I wish the COVID 19 Pandemic was the only thing that made the Longest Day 2020 difficult, but it wasn’t. In May of that year, George Floyd was killed by police while people watched to film it. It was horrific to see the video displayed over and over on the news and social media. It was even more horrific to understand that it was preventable. What happened across the US after that event was something I had never witnessed. I had only read about the marches during the civil rights movement in the ‘50s and ‘60s, but I had never seen what was happening. Some marches turned destructive and violent, and some were completely peaceful. Some people thought racist infiltrators were escalating the events to cast dispersion on the demonstrators. All of this once again reinvigorated the debate about which lives matter. Society was starting to come apart.

I started the Longest Day on my back porch with a few songs on Facebook live but not many people watched. There were bigger, scarier things happening. I had a couple of shows scheduled that day and was going to livestream them in hopes to raise a little money, or at the very least, help viewers imagine something better. During my first show, a demonstration for BLM and George Floyd happened in the street in the Fort Worth Stockyards. I was incredibly nervous about what was going to happen, but the demonstrators, the onlookers, the police, and everyone else involved were respectful of one another’s right to exist and to peacefully express themselves. I was proud but I was tired. I signed off long before 12 hours had passed. We raised a few hundred dollars and that was all. 

2020 was a hard and scary year. Even if I had played for 12 hours, I think it was too scary for people to give money for something when we didn’t know when or if the world was going to start spinning again. It was hard to think of what the future could be when the present was all we could see. Many of us made personal commitments then. I know I will never again let fear of the unknown cause me to abandon my principles, but I also know that being right is not nearly as important as treating another person as my equal. After the world started to turn again and people came out from cover, the problems we left behind were still there.  That includes our species struggle with Alzheimer’s and the desperate need to irradicate it.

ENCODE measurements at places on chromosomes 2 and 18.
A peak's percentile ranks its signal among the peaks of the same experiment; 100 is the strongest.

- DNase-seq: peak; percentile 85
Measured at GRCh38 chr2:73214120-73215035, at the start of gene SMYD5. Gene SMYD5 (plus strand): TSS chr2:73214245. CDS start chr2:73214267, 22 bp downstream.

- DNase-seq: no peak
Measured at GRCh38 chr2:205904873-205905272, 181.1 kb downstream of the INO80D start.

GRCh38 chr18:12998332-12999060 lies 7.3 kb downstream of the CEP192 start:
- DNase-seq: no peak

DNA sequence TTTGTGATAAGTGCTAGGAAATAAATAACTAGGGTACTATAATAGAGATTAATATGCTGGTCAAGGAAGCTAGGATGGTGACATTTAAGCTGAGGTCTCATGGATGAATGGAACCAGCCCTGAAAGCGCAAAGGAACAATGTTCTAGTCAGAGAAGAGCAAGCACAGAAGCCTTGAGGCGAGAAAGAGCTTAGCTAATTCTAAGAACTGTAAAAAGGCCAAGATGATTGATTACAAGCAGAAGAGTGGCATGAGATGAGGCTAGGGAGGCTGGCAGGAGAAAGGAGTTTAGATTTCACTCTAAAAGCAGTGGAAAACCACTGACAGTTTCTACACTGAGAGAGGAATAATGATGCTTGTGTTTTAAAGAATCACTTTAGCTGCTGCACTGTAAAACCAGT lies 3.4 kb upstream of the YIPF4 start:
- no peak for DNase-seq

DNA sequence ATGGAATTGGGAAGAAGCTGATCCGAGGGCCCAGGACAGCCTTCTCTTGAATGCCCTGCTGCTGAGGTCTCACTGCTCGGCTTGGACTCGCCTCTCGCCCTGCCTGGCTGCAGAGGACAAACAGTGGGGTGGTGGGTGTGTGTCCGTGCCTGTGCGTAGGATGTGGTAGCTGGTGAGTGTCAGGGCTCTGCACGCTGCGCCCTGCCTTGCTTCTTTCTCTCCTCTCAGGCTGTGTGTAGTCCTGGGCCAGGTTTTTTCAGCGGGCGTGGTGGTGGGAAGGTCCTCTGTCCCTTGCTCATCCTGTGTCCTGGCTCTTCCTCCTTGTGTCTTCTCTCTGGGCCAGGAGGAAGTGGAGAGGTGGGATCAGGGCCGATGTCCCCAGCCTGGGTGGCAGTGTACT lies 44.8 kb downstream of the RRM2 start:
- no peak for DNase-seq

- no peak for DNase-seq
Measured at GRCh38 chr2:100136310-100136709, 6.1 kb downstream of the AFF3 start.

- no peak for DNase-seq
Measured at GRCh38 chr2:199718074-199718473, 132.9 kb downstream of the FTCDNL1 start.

On Thursday, June 20th, I’ll be doing it again. From 10:00AM to 10:00PM I’ll be on Peace Plaza in Grapevine, TX to raise money to create a world without Alzheimer’s. We will live stream the event and I’ll make sure to share the link for that. We’ll take donations in person at the event, online through a donation link, and at satellite watching parties. I am only one person, but I have many friends. Each of you are only one person, but you have many friends. If my friends, and your friends, and their friends all donate, we’ll get to reach the goal. When we reach the goal, we get closer to a world without Alzheimer’s. When we reach a world without Alzheimer’s, we won’t have to live through what so many already have.